Past Telogical Talks
Welcome to Telogical Talk, a weekly series where we analyze a slice of the competitive intelligence data collected by the Telogical research team.
At the inaugural Pay TV Show hosted by Fierce Cable in Denver earlier this week, industry players ranging from grizzled-veteran operators to fresh-faced entrants in the OTT space agreed on one thing:
Give the customers what they want.
That's pretty much where the agreement ended, as each stakeholder had a different idea about how to achieve that goal. This Telogical Talk highlights a few of the big themes (and contradictions) that emerged from the show. First up--
Deliver a great user experience
All speakers expressed desire to "reduce friction," make content easy to find, and create a great UX, but Hulu got specific, sharing how it designed its Hulu Live vMVPD product a year ago based on the idea that each customer should have a personalized experience.
Move to a marketplace of choice
While traditional operators have made inroads with partnerships (e.g. integrating Netflix on IP-enabled set-top boxes), Amazon dominated the conversation of a "marketplace" that allowed customers to choose channels for themselves. In a fireside chat, Richard Au expressed openness to a similar integration with traditional providers. Kathy Payne, a former cable exec now leading Amazon's content acquisition, concluded its à la carte model creates the most satisfied customers. One analyst estimated Amazon's marketplace currently sources 55% of D2C video subscriptions.
Create value through content aggregation
Although some consumers self-aggregate video content from a variety of sources, the traditional role of creating value through a bundle has not been abandoned by the industry. Indeed, in the OTT space, the presence of vMVPD providers offering "skinny" bundles (Philo) or featuring sports content (FuboTV) reinforces the notion that customers value packages. However, the elephant in the room remained: programming expenses, especially from broadcast retrans fees and regional sports networks, make the economics of providing video bundles perilously difficult. When assessing vMVPD services, one analyst stated skeptically, "They're all losing money." Meanwhile, programmers continue to shift content onto D2C platforms, further diluting the value of the traditional networks in a bundle.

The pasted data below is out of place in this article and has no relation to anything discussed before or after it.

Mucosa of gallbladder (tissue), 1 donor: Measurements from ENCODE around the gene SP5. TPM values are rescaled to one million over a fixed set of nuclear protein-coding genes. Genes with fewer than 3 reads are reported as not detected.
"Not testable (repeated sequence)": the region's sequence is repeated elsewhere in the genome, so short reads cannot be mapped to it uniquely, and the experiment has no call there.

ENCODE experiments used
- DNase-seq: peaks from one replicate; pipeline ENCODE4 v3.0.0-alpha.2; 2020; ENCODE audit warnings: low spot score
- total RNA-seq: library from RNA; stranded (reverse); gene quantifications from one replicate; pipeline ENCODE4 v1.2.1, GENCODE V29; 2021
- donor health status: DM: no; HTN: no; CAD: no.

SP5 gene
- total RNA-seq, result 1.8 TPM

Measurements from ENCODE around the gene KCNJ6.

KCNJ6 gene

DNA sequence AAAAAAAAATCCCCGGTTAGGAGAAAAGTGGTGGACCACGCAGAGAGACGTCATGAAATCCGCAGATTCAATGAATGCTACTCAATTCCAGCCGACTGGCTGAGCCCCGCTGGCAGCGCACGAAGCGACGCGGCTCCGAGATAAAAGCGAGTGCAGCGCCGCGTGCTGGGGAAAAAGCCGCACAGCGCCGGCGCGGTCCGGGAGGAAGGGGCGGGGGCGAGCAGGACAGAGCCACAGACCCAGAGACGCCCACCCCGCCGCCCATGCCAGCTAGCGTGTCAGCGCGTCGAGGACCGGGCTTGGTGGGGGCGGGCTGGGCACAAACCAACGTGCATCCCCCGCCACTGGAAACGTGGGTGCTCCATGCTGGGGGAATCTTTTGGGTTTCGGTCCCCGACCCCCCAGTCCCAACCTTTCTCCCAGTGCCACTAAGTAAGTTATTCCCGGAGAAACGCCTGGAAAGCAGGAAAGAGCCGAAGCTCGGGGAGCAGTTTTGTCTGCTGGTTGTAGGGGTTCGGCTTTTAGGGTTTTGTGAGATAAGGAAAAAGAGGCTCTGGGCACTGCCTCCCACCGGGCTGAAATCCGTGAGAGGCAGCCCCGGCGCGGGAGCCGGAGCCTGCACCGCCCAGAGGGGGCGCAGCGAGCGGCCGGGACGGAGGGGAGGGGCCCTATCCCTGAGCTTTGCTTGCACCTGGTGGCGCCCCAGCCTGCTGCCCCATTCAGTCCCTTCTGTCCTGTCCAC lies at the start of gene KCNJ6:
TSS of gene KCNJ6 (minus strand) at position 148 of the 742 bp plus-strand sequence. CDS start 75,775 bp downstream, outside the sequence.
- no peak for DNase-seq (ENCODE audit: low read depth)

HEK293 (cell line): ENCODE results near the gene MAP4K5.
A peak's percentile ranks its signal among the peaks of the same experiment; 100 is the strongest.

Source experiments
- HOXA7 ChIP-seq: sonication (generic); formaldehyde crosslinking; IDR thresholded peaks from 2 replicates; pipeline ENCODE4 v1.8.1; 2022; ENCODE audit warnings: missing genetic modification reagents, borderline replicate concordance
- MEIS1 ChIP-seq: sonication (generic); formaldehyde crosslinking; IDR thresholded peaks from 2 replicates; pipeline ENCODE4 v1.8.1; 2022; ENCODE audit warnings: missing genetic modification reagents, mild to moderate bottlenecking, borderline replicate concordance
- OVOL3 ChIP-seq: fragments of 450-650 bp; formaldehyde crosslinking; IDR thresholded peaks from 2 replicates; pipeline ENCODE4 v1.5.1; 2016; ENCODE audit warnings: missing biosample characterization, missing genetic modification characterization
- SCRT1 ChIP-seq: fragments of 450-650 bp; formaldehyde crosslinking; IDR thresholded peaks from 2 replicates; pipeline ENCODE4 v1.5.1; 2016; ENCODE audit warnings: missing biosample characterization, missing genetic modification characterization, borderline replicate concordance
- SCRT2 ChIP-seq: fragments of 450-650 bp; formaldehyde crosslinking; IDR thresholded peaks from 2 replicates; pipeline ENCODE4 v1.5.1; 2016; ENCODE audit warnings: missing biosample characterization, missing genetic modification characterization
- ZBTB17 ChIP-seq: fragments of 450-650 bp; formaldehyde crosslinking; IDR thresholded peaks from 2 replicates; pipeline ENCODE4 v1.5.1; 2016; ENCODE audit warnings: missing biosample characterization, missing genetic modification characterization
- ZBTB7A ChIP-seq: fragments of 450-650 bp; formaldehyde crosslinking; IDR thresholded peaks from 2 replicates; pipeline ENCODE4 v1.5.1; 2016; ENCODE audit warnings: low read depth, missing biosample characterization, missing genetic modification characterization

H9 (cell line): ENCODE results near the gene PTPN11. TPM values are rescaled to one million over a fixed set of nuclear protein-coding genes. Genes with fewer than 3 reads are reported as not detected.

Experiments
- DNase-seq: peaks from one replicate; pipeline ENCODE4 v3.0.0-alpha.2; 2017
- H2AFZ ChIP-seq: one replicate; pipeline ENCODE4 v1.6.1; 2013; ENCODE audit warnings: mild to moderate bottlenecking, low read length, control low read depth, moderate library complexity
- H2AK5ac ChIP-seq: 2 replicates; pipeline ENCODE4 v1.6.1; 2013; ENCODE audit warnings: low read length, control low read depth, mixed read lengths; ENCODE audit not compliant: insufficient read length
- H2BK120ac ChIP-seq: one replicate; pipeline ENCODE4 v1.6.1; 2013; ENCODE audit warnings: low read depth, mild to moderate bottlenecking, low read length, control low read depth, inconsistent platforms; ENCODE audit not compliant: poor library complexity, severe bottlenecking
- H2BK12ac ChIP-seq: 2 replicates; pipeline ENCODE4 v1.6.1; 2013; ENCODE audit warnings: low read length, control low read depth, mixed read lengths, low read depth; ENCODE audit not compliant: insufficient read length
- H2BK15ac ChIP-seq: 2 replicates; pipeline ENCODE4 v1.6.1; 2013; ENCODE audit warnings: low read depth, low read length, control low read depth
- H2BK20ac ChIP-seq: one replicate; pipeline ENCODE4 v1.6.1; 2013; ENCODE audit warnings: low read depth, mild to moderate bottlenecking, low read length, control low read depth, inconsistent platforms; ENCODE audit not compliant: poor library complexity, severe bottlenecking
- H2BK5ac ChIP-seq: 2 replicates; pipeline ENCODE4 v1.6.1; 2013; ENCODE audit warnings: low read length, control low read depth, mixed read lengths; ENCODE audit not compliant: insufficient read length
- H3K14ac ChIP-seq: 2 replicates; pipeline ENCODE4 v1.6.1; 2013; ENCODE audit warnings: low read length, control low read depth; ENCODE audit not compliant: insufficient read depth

The Pay TV Show featured discussions about an industry undergoing a major transformation. While pay TV has experienced a decline in subscribers over the past few years, video viewership remains robust. The appetite for the product is there, but the business is currently refreshing its menu and figuring out how best to serve its customers.
At Telogical, we’re always studying the competitive landscape. If you have a topic you’d like to discuss with us, please reach out. We look forward to working with you.